BY MIA LEONIN - The Miami Herald
BY MIA LEONIN - The Miami HeraldThe text of Juan Mayorga’s Spanish-language play, Cartas de Amor a Stalin (Love Letters to Stalin), is dense with diatribe, conflict, and despair. Deftly directed by Alberto Sarraín and set in Stalin’s Soviet Union, the play exposes the inner life of celebrated Soviet writer, Mikhail Bulgakov (Mauricio Rentería) whose work has been banned under Stalin. Bulgakov writes Stalin, asking him to let him write and publish freely or to give him permission to leave the country.
Early in the play Bulgakov receives a call from Stalin. Just when Stalin is about to set up a date and time for the two men to discuss Bulgakov’s fate, the call is mysteriously cut off. The desperate writer spends the rest of the play writing letters to Stalin and obsessively revisiting that conversation.
Paradoxically, in a play about writing, some of the most powerful moments are non-verbal. When Bulgakov asks his wife, Bulgakova (Mabel Roch) to pretend she is Stalin, so he can see how his letters might be received, the woman says the one time she saw Stalin, all she remembered were his hands. Bulgakova lifts her hand first tenuously, then she thrusts it in the air and in a few brusque movements, she articulates a Nazi salute, a closed fist, and a pistol. This silent moment of unspeakable expression is an example of Cartas’ heft and originality.
Performed in Spanish with English supertitles, the play runs through May 13 at Teatro Abanico in Coconut Grove. It is a production by Teatro La Ma Teodora, Teatro Abanico, and the Cuban Theater Digital Archive at the University of Miami.
A rotary phone and a beat-up typewriter give Cartas’ set design the façade of realism, and no doubt the play’s premise is historically accurate: Mikhail Bulgakov was a prolific Soviet writer whose works were banned by Stalin. However, this play is far from the Socialist Realism that dominated artistic expression during the 1920s and ’30s.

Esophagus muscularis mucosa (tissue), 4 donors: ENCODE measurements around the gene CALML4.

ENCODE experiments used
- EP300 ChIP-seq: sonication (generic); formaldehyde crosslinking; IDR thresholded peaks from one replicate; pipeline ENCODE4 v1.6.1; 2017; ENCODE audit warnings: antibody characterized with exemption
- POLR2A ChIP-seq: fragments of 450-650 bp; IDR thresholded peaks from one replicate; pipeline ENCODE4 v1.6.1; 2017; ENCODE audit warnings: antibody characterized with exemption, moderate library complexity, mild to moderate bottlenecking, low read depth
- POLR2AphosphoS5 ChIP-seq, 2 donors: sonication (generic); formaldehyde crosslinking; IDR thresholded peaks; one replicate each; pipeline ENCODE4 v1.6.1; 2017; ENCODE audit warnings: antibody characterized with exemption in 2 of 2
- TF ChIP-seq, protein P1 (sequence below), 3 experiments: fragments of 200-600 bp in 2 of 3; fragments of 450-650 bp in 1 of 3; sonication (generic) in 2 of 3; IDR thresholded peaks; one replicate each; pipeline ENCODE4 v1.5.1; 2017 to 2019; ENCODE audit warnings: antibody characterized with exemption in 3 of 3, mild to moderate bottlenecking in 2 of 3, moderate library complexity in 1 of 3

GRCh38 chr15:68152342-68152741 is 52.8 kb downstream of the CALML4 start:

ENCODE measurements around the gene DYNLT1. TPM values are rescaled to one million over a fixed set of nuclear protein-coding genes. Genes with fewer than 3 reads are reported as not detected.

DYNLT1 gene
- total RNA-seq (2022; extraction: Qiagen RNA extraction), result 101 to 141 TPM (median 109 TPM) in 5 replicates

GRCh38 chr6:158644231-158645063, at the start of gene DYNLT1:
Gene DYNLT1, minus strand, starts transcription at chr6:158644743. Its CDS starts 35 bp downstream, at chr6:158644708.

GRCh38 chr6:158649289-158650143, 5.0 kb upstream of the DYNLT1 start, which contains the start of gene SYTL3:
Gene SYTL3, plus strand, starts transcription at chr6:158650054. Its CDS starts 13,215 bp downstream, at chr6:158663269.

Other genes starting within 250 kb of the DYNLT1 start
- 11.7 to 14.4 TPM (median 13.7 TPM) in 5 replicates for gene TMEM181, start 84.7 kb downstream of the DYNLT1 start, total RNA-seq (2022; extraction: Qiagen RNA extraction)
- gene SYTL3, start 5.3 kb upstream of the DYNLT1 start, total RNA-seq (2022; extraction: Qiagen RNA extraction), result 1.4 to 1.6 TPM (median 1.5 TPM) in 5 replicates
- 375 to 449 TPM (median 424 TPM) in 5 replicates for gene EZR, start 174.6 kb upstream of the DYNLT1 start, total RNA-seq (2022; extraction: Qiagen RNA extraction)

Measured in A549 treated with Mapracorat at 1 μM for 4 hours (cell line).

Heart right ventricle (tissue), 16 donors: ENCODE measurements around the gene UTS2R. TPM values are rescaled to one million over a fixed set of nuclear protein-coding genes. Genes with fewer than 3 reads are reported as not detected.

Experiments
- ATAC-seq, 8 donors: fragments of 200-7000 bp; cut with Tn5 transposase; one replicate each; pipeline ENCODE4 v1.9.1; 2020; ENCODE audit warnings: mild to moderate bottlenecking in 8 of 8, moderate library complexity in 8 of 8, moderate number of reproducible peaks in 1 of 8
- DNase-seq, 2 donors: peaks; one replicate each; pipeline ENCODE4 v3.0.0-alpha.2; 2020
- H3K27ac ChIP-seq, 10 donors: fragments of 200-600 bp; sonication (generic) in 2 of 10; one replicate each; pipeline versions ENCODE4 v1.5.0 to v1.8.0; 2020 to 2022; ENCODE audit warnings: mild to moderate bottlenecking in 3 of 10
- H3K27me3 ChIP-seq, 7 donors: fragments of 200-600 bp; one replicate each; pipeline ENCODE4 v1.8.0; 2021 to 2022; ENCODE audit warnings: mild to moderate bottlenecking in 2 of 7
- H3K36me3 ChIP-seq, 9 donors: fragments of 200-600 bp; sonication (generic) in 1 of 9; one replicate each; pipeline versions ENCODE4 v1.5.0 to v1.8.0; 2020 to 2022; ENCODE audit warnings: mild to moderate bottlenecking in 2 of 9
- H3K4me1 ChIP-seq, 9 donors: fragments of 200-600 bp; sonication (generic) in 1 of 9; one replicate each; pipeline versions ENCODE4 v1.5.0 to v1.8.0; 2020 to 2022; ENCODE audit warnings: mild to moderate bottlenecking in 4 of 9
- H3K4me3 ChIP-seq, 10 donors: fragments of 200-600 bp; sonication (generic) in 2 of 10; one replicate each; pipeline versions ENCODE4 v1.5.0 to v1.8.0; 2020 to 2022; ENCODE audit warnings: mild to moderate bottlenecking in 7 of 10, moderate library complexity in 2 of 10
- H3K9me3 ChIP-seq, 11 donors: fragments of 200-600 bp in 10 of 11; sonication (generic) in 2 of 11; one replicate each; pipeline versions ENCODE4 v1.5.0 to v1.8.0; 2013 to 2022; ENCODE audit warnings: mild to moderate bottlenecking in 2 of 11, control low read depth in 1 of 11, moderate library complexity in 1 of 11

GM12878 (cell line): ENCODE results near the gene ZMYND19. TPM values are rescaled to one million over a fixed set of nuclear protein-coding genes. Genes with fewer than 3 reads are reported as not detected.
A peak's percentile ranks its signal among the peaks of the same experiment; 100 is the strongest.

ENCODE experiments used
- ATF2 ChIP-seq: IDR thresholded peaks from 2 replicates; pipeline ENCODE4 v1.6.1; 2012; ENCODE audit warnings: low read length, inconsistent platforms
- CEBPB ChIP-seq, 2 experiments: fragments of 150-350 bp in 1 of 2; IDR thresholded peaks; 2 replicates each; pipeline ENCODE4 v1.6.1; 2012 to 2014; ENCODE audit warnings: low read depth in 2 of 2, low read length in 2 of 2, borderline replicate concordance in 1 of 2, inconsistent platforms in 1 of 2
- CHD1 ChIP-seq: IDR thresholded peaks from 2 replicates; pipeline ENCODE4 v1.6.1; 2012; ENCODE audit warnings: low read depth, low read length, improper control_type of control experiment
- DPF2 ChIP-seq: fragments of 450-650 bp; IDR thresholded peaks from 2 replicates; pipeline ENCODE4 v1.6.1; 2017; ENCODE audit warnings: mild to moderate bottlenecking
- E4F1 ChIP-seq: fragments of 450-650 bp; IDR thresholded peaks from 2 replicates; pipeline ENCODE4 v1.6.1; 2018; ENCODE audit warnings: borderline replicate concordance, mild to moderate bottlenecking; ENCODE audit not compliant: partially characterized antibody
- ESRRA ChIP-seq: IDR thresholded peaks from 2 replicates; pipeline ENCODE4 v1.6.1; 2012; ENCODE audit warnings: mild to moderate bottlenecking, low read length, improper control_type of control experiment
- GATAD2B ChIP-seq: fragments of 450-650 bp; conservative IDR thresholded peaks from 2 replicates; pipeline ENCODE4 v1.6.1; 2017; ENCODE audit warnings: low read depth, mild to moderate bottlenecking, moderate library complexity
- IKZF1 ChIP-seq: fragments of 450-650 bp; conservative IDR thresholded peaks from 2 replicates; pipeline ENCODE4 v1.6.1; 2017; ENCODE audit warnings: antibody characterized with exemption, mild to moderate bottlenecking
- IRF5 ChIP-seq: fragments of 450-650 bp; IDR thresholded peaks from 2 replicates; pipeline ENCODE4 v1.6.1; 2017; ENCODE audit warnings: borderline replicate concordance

Cartas integrates elements of the fantastic, not the least of which is the presence of Stalin, superbly portrayed by Larry Villanueva. Dressed in military garb and sporting a huge moustache and maniacally arched eyebrows, Stalin enters the play via Bulgakov’s feverish hallucinations and installs as a larger-than-life force. Villanueva’s performance gives breadth to the idea of a dictator’s omnipresence. He rearranges furniture, rummages through Bulgakov’s papers, and ridicules Bulgakov’s wife. The theatergoer is caught in a hallucinatory labyrinth of Bulgakov’s mind where each turn, corner, and passageway leads to Stalin.
Mabel Roch is excellent in the role of Bulgakov’s devoted wife. Despite her fear, worry, and despair, she always projects a strong inner core, making her the play’s moral compass. As Bulgakov, Mauricio Rentería projects the intensity one would expect, but his bellicose fits of rage and frustration need to be moderated so the audience can experience his character’s ghastly transformation more fully.
Well worth seeing, Love Letters to Stalin appears to be the story of one censored writer’s descent into madness, but it is really a theatrical examination of the relationship between power, politics, and art.